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The Dupont Circle Mansion That Left DC For Rhode Island

by Nena Perry-Brown

207 Ruggles Avenue. Click to enlarge.

For the uber-wealthy DC resident inspired by the pandemic to move away, This Week's Other Find offers an option that enables you to keep a piece of DC with you. 

The Rhode Island manor now known as the "Seaview Terrace Mansion" (among other names) is currently on the market for $29.9 million. But its original home was in Dupont Circle. 

In the 1870s, a French Gothic-style mansion was constructed by the Galt family on the triangular lot at Connecticut Avenue and 19th Street NW (map), per House History Man. After being purchased by Alexander Graham Bell's father-in-law in the early 1880s, liquor magnate Edson Bradley acquired the property in 1907 for $166,500.

Click to enlarge.

Bradley then commissioned architect Howard Greenley to begin expanding the house, shipping in entire rooms that had been assembled in France. The property grew to 16,000 square feet, occupying over half a city block. Its new amenities included a ballroom, an art gallery, what may have been the first (500-seat, multi-story) home theatre, and a Gothic chapel that could accommodate 150 patrons.

In 1923, the Bradleys wanted to move near the water in Rhode Island, but didn't want to leave their new home behind. Thus launched a two-year house-moving process that would be memorialized on Ripley’s Believe it or Not. Under Greenley's watch, the mansion was dismantled and shipped to Newport (map) by truck and railway.

Click to enlarge.

The destination already housed a late 19th century Elizabethan-Revival mansion dubbed "Sea View"; the two properties were joined together, a driveway between separating the domestic living quarters from the main house. The entire process, resulting in a nearly 44,000 square-foot estate, cost over $2 million.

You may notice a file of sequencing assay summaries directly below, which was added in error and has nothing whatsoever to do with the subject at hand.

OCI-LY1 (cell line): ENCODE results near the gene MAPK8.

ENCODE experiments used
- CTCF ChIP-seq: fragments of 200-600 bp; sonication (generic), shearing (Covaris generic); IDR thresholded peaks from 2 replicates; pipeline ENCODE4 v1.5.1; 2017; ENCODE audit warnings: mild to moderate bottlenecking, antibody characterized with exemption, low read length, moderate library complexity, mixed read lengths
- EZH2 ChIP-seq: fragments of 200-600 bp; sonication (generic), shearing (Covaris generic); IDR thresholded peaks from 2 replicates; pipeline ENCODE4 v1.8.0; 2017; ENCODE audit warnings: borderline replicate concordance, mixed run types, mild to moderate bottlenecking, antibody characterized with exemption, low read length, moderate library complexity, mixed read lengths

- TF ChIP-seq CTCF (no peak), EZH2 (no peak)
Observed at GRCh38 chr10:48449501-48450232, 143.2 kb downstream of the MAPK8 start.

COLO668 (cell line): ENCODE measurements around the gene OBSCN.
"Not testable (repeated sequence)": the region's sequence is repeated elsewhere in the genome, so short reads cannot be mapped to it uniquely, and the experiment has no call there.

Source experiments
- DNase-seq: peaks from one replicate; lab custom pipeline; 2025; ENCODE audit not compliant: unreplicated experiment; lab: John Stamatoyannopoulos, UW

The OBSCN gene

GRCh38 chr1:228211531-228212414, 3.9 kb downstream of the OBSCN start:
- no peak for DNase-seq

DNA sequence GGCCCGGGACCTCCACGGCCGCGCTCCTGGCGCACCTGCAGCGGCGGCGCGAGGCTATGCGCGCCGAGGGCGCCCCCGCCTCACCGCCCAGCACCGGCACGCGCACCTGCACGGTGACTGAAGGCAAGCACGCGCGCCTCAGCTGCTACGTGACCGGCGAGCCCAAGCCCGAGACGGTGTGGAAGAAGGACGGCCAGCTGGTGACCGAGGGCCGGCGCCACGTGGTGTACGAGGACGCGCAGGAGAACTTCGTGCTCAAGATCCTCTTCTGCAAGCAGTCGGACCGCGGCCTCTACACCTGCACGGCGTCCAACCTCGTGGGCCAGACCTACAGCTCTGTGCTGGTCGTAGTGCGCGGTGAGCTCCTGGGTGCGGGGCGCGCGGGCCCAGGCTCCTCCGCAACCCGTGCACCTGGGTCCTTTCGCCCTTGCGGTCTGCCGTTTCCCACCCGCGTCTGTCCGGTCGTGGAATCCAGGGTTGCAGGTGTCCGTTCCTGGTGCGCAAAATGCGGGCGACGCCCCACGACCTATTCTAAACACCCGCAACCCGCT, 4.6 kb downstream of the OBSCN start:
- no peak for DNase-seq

After Bradley's death, his daughter lived there until 1941, by which time a tax dispute led her to leave the house. The property was then used as a quarters for Army officers during World War II before being sold in 1949, when it was converted into a boarding school for girls.

Click to enlarge.

While the property remained a school through the early 1970s, its exterior was also used to represent the "Collinwood Mansion" in horror soap opera Dark Shadows, subsequently inspiring one of the haunted mansions depicted on Scooby-Doo. Preservationists Millicent and Martin Carey purchased the property in 1974, leasing the main house and gatehouse to Salve Regina University until 2009. Since then, the mansion has also been featured on TV for its reputation of being haunted by ghosts.

Another very DC thing about the mansion is that it is currently sited less than a block from a park originally designed by and now memorializing Frederick Law Olmsted, the landscape architect who designed the grounds of the U.S. Capitol.

The home is listed with Lea Savas at Edge Realty RI. Photos by George Gray.

See other articles related to: rhode island, house history, history, dupont circle

This article originally published at http://dc.urbanturf.com/articles/blog/the-dupont-circle-mansion-that-left-dc-for-rhode-island/18731

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